An exhibition populated by bodies at rest, in flux, and in solidarity.
Jesse Darling: No Medals No Ribbons, curated by Amy Budd, Modern Art Oxford, 30 Pembroke Street, Oxford, United Kingdom,
through May 1, 2022
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Lines go up. Lines go down. The twisted and torqued roller-coaster track of the steel sculpture Gravity Road (2020) winds its course through the large first gallery in Jesse Darling’s solo exhibition No Medals No Ribbons. To my eyes, exposed as they have been to anxiety-inducing data about climate, contagion, and crypto, the rising and falling rails also resemble the lines of a graph. It’s an unexpected comparison, because these “lines” are not data-driven abstractions but heavy, monumental, physical realities that evoke movement at speed, ups and downs that would be felt in the body, if they were not now at rest.
When I met Jesse in 2013 at the Venice Biennale, we were both conscious of playing some kind of role in a cultural moment that had been labeled “postinternet.” The term held together many contradictions, and Jesse and I traipsed about to well-funded installations visited by autocrats and DJ nights in squats on unfashionable islands. All of this was postinternet, because everything was. Paraphrasing cultural theorist Nicholas Mirzoeff, Jesse once described the post- in postinternet as referring to “the crisis of” the internet, rather than afterward-ness, and levied criticism at artists’ unthinking extraction of the fruits of others’ “affective” labor, in the form of memes or user data. In contrast to the work of many of their peers, Jesse’s own writing and projects in this period centered that labor and spoke to a yearning for solidarity and community under the conditions of the internet and social media.
Named for a coal-carrying train that once ran down an inclined track and was repurposed as an amusement, Gravity Road is an unusable and melancholic attraction, setting a tone that is shared by the other works in the room. The floor surrounding it is littered with fallen shiny paper airplanes (Planes, 2019), which read ambiguously as toys and as symbols of travel or military attack. A pair of metal wings, sized for a small human, is suspended above the sculpture, attached to worn straps from a rucksack (Saint Icarus [attributes], 2018). A ladder leads to a hole broken through the white plasterboard, revealing windows behind, suggesting a hurried, chaotic escape (Ascension Device for Birds, 2018/2022). Lighted signs that might be used to advertise roadside cafes or tourist sites lean against the wall, illuminating it with a message that cannot be read (Embarrassed Billboard 1 and Embarrassed Billboard 2, 2016/2022). They are about as close to a screen as one will find in this show, which focuses almost single-mindedly on sculpture, alongside a few drawings. Although Jesse’s thinking about the internet had a profound influence on me, the absence of the digital here does not come as a surprise. The internet was only one topic in their work, part of a broader inquiry into conditions of collective living and relating under various systems of regulation.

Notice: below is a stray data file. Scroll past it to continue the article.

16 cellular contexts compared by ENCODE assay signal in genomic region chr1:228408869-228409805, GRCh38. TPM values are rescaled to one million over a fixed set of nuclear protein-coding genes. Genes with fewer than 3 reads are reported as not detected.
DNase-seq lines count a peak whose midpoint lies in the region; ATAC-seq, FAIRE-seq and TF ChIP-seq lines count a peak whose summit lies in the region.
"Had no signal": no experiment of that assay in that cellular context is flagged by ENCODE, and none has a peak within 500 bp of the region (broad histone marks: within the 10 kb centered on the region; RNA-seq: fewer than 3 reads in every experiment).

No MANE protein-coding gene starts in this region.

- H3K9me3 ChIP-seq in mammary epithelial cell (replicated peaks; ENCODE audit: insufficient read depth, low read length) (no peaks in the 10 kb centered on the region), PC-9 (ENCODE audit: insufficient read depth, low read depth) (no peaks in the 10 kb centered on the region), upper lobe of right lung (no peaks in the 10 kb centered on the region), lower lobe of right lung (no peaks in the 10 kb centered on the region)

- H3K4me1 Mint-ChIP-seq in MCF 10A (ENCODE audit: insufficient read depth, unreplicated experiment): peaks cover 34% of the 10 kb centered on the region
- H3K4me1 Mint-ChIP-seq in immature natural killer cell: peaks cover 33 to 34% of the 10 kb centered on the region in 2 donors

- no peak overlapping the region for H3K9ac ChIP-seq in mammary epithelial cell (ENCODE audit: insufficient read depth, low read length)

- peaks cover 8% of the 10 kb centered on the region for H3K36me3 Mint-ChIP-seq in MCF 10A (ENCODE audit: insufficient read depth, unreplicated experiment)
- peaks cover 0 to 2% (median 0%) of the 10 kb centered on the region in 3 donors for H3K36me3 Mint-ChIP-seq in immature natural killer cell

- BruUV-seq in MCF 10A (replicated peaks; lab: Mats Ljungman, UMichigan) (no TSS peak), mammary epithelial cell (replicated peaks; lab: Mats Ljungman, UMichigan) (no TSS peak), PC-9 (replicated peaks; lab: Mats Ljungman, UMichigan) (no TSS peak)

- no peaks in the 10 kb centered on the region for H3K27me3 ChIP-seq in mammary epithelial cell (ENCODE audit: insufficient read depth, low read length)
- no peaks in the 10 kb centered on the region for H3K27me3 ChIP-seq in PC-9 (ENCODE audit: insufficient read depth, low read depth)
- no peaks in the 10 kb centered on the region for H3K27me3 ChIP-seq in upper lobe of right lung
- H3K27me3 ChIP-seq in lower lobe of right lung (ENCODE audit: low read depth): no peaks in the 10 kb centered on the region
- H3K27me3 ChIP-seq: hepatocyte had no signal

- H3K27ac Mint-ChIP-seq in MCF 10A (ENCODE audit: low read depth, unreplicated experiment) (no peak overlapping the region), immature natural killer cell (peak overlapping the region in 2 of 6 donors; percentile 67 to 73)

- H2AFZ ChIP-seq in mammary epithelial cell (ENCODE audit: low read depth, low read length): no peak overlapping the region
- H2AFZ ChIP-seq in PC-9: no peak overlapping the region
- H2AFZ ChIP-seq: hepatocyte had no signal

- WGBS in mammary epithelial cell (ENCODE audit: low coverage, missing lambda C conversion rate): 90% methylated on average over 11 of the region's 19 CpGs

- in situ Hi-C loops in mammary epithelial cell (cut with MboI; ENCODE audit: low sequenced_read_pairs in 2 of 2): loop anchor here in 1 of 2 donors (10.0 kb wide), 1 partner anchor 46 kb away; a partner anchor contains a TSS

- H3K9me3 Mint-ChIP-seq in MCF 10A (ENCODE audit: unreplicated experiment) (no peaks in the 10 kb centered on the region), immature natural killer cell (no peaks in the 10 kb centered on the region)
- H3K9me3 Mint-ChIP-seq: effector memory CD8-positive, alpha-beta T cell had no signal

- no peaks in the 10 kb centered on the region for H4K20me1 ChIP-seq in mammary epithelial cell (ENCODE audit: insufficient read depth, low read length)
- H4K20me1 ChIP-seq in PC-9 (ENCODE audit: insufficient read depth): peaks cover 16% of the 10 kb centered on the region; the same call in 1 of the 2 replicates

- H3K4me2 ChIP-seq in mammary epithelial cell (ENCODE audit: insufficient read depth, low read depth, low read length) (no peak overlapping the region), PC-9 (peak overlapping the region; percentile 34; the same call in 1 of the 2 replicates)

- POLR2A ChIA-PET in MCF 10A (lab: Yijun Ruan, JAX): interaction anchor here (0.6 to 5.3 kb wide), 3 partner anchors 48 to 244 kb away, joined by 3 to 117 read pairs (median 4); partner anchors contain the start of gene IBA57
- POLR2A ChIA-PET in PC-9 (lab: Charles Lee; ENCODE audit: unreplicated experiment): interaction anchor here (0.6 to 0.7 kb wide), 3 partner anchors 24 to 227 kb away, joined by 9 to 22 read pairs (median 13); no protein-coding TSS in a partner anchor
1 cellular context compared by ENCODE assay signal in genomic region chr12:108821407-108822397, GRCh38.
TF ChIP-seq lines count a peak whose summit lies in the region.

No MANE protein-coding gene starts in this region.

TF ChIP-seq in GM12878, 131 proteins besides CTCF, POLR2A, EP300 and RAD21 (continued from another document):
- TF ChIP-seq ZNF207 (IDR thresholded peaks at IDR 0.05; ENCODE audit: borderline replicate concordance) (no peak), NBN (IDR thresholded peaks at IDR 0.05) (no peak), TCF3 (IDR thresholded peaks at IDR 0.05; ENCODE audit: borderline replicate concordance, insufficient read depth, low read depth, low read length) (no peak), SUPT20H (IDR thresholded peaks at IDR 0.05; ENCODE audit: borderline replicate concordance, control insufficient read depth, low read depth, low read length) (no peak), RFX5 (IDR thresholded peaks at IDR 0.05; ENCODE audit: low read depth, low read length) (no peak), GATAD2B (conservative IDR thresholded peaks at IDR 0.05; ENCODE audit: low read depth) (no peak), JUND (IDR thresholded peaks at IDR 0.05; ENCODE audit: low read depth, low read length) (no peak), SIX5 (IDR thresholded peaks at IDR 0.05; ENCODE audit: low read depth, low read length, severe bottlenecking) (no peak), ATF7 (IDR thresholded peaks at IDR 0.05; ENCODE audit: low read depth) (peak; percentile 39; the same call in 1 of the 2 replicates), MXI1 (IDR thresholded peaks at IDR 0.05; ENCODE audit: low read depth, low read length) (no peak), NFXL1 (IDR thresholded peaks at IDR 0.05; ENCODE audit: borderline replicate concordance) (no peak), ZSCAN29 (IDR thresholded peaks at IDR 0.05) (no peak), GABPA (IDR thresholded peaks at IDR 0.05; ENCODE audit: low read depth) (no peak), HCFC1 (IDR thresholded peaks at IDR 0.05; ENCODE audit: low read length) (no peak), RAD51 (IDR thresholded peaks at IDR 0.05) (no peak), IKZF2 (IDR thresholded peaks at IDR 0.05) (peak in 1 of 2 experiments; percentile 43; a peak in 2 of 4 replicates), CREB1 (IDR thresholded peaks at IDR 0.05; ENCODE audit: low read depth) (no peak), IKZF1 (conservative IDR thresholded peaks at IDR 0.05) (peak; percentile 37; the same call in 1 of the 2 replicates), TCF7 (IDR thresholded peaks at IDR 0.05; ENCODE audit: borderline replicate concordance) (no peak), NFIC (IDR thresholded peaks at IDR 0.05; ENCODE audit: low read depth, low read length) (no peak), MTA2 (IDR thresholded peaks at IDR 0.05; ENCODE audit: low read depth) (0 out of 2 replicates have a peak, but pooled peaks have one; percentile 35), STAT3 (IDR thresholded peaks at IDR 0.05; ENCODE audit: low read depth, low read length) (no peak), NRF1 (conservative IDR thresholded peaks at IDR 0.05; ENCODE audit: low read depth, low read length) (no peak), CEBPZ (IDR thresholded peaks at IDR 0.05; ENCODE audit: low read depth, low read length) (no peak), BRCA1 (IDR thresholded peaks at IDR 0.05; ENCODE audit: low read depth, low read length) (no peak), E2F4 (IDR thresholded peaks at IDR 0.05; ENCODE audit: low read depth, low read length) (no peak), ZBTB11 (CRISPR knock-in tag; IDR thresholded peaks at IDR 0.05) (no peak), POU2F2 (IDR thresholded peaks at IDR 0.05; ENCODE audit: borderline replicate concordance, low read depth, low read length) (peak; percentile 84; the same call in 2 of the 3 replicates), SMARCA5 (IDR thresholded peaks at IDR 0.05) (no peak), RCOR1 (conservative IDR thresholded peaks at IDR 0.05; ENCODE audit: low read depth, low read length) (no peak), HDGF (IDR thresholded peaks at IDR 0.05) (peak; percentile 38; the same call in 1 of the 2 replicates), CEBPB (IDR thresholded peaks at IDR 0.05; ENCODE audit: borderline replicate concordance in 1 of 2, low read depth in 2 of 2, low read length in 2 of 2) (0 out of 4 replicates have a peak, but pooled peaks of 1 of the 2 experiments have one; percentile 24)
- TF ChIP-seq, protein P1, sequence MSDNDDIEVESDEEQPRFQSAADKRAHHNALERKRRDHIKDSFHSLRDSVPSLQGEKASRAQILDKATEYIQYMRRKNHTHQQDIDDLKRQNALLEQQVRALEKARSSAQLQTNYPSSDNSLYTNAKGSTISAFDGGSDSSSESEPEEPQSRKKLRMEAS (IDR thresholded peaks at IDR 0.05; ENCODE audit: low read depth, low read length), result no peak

What does come as a surprise is the palpable air of abandonment in this first gallery. The exception that proves the rule is tucked away in the corner: Present! (2022), a human-size steel frame wearing a plastic carrier bag labeled with the logo “JD,” throwing their hands up as if in exasperation. Marking a contrast with this isolation, the ensuing galleries all contain congregations of objects that seem to enjoy active, if absurd and sometimes tragic, social lives. The exhibition is named in honor of a distant relative of the artist who constructed prosthetic limbs during World War II; there are many devices on display that offer various forms of support (crutches, chairs, vibrators, coffins). But these are not included to evoke the absence or incompleteness of a body; rather, they are bodies of a kind. Even a darkened chapel, with saintly relics and icons assembled from bits of trash, debris, and petrochemical waste products, offers entry, via contemplation, to whatever collective religious realm might be available to the society that produced these abject materials.